Wednesday, 14 May 2008 2:45 PM

How Did We Get Our Names?

In many cultures all over the world names of individuals have very deep meanings. Some names have good omens associated with it; other names carry the pride of the family or clan.

In the Solomon Islands, the names of individuals have changed through time. Interestingly, if one were to look at it closely, the names of Solomon Islanders are very much related to the changes brought about through modernization.

One could say that the changes came about through two important periods in our history, the advent of Christianity, and the many years of British rule.

Many Solomon Islanders were sent to Australia to study the Bible after missionaries such as Florence Young Christianized the country. Many Solomon Islanders that attended these bible schools were eventually baptized and, as required by the Christian faith, changed their names; many opted to change their names to apostles in the Bible. The names of the prophets and apostles in the Bible are now used widely in the Solomon Islands. Names such as Paul, Peter, Elisha, Banabas, Mary and John are now very common names.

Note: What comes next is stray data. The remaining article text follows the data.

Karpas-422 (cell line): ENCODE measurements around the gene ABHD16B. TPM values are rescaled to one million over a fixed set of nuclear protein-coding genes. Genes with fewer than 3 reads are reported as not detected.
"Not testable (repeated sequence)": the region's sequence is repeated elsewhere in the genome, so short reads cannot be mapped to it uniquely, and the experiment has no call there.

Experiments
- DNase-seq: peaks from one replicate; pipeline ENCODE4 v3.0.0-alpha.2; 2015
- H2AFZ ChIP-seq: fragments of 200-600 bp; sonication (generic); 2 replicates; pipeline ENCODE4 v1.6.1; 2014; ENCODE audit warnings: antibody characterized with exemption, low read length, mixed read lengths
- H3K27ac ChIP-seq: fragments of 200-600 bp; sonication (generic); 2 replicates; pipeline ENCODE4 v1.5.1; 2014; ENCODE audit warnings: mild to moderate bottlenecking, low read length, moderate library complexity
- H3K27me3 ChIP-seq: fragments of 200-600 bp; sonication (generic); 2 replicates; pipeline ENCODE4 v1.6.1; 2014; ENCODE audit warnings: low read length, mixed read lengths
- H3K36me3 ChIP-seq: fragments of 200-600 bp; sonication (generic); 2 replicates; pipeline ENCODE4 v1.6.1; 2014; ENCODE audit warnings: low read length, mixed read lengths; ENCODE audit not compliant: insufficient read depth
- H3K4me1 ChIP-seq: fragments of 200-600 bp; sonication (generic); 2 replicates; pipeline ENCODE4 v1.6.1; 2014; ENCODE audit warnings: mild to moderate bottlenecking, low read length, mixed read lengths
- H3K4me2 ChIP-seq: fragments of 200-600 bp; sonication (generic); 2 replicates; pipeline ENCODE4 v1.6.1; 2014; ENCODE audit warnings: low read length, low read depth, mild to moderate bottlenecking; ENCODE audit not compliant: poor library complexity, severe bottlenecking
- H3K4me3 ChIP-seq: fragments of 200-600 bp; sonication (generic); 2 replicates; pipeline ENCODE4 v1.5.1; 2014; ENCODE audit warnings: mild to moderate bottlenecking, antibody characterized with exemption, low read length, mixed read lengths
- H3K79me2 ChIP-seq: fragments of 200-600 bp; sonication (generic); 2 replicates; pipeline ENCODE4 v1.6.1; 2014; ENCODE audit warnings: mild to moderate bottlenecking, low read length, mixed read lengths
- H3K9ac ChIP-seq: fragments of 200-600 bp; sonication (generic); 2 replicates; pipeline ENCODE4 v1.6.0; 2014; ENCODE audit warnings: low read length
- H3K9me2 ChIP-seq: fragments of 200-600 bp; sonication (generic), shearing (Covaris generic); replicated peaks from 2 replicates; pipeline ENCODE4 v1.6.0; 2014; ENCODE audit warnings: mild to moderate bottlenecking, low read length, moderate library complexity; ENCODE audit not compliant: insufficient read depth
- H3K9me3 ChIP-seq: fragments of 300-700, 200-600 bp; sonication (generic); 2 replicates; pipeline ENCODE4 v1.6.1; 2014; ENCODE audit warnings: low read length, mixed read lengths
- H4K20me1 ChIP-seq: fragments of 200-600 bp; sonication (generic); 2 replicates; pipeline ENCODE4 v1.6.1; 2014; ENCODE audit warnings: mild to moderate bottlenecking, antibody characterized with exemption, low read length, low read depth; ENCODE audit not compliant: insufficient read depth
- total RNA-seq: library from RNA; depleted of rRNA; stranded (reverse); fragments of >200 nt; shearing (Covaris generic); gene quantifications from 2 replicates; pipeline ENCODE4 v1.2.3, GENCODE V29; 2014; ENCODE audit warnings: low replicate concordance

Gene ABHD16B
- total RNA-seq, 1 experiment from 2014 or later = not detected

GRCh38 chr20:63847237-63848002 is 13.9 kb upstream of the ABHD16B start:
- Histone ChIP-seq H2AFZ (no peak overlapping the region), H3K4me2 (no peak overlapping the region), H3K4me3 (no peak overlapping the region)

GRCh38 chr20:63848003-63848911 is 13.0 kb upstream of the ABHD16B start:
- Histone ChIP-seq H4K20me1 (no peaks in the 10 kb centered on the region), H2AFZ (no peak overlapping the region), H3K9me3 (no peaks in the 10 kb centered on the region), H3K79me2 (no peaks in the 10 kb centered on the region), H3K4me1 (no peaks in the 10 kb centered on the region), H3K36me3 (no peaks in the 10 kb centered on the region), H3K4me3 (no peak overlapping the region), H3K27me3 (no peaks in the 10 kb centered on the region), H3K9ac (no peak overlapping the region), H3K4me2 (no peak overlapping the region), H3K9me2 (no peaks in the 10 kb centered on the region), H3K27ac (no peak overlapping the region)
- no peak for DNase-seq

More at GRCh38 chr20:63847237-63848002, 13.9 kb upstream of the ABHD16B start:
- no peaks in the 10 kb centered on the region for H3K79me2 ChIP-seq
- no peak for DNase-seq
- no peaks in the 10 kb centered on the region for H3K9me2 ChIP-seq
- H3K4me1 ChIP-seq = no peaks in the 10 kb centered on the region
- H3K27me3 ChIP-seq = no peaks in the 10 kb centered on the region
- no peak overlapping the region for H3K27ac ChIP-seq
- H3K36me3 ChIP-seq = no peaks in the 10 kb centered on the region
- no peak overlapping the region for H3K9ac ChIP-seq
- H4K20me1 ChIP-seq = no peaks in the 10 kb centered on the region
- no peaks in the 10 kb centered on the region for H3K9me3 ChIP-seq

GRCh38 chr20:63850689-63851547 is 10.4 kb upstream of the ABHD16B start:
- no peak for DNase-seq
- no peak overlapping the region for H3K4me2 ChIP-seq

Being a former British protectorate has also influenced the names Solomon Islanders choose to use. Many use names of former Kings of this once great empire. Names such as George, Edward and Philip are also very common.

So what is the current trend? The trend is that many are still opting to use English names rather then their traditional names.

It also appears that many Solomon Islanders choose to name their children after significant events. There are many children named RAMSI, the acronym used for the Regional Assistance Mission to Solomon Islands (RAMSI).

And, quite interestingly, some have named their children after natural disasters. "When my child grows up they would most definitely tell you that he was born on that day when the tsunami struck...so people will not forget," said Karen, a mother of a young son named Tsunami.